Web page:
So this will probably be my last post. Adam Davis, a PhD student at the University of Cincinnati, will be the next LHCb blogger for USLHC. You read that right, Syracuse University is not the only US institute in LHCb anymore, this year we’ve been joined not only by the University of Cincinnati, but also the University of Maryland. So look forward to new bloggers from both institutes in the future!
While lots of new people and institutes are joining LHCb, on a more personal note, I will be leaving at the end of the month. Leaving not only Syracuse University and LHCb, but particle physics as well. If any of you have read my bio, you will know that I did a double undergraduate degree, graduating with a bachelors in software engineering as well as physics. I chose to pursue particle physics as I wanted to do research and it’s probably the most computationally intensive area of physics research, so I would be able to utilise my programming skills. Not to mention of course, that it’s also a very exciting and interesting field of research. Now though, having devoted almost six years to physics and spending almost half of that time out here in Geneva, I feel that it’s time to take everything that I’ve learnt working at CERN, and apply it to other areas. And I’ve been lucky enough to have been offered the opportunity to do so at IBM Research back home in Melbourne.
This was by all means not an easy decision to make and I’ve spent most of the past year agonising over it. In research, the logical career path is to continue in research and work towards finding a permanent position either at a university or a laboratory. However, this isn’t possible for everybody. Simply by the numbers, there are fewer postdoc positions than there are phd students and even fewer permanent positions, maybe even none at all where you want to live. So most people do end up leaving research, but the opportunities outside the field tend not to be discussed and appear really daunting.
Now I was extraordinarily fortunate to get this job at IBM Research (seriously, I heard about the lab on a Friday and by the next Wednesday, only five days later, I had an informal offer), and you may say that I’m a special case as I have my software training as well as my physics experience to offer, but particle physics really does train you in many practical transferable skills. We learn how to think critically, we learn how to program, we learn to analyse large amounts of data, we learn how to take a large complex problem and split it up into smaller, more manageable problems, we learn how to handle problems outside our areas of knowledge, and I can’t emphasise this enough because it’s just everyday life for us, we learn how to work in large collaborations with people from different cultures and backgrounds.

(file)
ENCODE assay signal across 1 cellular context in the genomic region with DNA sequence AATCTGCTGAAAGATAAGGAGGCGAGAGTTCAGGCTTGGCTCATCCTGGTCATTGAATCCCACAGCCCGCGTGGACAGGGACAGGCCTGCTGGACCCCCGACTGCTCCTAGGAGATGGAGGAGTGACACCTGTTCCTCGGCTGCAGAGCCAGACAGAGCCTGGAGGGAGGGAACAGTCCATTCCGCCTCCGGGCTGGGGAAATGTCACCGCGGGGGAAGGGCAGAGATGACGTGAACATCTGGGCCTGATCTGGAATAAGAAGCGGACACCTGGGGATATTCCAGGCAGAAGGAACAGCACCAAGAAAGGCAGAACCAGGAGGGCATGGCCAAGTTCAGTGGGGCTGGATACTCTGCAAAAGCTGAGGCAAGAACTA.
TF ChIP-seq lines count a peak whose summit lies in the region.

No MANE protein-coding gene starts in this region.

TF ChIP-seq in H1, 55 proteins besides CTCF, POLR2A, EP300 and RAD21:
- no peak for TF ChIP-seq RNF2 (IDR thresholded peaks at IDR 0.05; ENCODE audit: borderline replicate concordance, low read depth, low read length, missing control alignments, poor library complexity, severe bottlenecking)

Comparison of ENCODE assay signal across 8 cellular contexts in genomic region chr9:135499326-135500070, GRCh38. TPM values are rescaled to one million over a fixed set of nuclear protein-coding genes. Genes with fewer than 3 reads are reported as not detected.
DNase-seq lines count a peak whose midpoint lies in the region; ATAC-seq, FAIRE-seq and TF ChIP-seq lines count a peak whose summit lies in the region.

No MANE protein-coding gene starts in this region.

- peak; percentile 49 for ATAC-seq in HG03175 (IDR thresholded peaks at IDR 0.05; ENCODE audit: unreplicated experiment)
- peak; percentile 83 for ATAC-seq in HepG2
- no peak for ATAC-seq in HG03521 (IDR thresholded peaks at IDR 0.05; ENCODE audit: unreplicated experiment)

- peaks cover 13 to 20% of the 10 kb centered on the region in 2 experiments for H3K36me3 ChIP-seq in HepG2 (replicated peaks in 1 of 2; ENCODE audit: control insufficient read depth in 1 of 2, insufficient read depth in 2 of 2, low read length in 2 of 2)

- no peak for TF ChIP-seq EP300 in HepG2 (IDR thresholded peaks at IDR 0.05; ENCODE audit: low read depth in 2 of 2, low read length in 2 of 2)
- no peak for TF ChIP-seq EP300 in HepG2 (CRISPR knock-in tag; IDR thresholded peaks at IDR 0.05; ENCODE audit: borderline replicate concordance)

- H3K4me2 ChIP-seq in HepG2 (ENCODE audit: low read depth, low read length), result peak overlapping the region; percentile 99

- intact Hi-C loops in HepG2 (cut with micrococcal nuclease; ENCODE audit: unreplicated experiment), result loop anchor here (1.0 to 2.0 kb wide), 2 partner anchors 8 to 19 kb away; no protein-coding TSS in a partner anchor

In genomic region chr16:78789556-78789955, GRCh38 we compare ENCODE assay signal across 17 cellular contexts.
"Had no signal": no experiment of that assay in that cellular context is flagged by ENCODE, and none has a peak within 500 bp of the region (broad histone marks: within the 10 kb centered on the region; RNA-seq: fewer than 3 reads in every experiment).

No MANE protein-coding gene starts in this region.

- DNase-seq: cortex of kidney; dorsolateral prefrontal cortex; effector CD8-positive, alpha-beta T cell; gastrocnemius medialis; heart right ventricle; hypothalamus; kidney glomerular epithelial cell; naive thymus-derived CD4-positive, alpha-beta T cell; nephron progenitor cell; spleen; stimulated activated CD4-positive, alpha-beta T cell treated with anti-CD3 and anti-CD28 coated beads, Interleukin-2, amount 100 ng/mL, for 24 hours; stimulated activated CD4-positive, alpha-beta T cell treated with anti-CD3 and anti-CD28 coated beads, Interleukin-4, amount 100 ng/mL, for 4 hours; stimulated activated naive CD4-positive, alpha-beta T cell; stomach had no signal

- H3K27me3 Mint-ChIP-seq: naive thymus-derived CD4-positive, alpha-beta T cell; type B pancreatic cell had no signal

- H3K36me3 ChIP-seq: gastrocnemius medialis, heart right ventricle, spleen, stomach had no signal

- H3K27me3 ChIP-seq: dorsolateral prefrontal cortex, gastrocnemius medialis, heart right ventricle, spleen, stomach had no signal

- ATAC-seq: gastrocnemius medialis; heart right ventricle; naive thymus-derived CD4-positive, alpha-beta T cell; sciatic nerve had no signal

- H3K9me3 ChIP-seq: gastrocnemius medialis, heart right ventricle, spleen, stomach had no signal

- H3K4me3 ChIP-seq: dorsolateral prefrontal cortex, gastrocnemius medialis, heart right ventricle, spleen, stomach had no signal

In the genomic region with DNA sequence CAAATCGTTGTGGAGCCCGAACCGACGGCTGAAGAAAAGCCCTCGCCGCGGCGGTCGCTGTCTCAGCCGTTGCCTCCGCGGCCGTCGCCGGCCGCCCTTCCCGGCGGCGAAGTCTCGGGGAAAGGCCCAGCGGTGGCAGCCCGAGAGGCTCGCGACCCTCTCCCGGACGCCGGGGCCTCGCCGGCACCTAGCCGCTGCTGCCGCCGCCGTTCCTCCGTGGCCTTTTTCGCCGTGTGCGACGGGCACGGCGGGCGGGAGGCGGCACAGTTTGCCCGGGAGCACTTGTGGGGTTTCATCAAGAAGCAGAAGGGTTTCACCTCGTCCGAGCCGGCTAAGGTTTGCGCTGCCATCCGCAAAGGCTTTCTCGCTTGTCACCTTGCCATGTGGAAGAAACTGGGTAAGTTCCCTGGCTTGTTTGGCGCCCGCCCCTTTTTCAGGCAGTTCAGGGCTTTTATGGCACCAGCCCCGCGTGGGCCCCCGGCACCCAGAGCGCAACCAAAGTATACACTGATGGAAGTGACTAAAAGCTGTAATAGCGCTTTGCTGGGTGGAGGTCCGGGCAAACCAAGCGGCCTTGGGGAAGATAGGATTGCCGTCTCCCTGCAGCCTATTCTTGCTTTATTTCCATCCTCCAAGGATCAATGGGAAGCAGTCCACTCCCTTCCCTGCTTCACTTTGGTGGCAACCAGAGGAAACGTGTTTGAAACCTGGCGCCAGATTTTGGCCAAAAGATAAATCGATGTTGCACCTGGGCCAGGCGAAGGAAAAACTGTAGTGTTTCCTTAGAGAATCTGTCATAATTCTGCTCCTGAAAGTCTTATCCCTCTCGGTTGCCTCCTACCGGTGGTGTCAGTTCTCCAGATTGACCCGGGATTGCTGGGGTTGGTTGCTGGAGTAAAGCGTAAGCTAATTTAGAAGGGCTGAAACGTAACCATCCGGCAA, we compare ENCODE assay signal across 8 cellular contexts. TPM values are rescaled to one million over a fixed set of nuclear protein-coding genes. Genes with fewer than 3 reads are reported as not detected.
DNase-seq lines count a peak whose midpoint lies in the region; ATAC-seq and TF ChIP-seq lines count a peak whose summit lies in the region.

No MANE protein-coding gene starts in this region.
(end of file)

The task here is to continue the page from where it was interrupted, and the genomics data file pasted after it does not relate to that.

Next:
The hardest thing about leaving research is knowing what type of job to apply for, where to search for job opportunities and how to apply. There’s a nice website, Beyond Physics, which tries to address this information void. However from personal experience, the best thing you can do is tell people what you are looking for and ask them if they know anything. I know it’s scary topic to bring up, particularly with your supervisors, advisors or employers, but everybody knows somebody who has left the field and where they’ve gone and even if they don’t know how they did it, they can always past along their contact information. And of course, don’t forget your family and friends!
Anyway, I hope you’ve all had as much fun reading my posts as I have writing them and that you’ve learnt a little along the way. And I’ll now turn it over to Adam, your new guide to the exciting world of flavour physics. Welcome, Adam!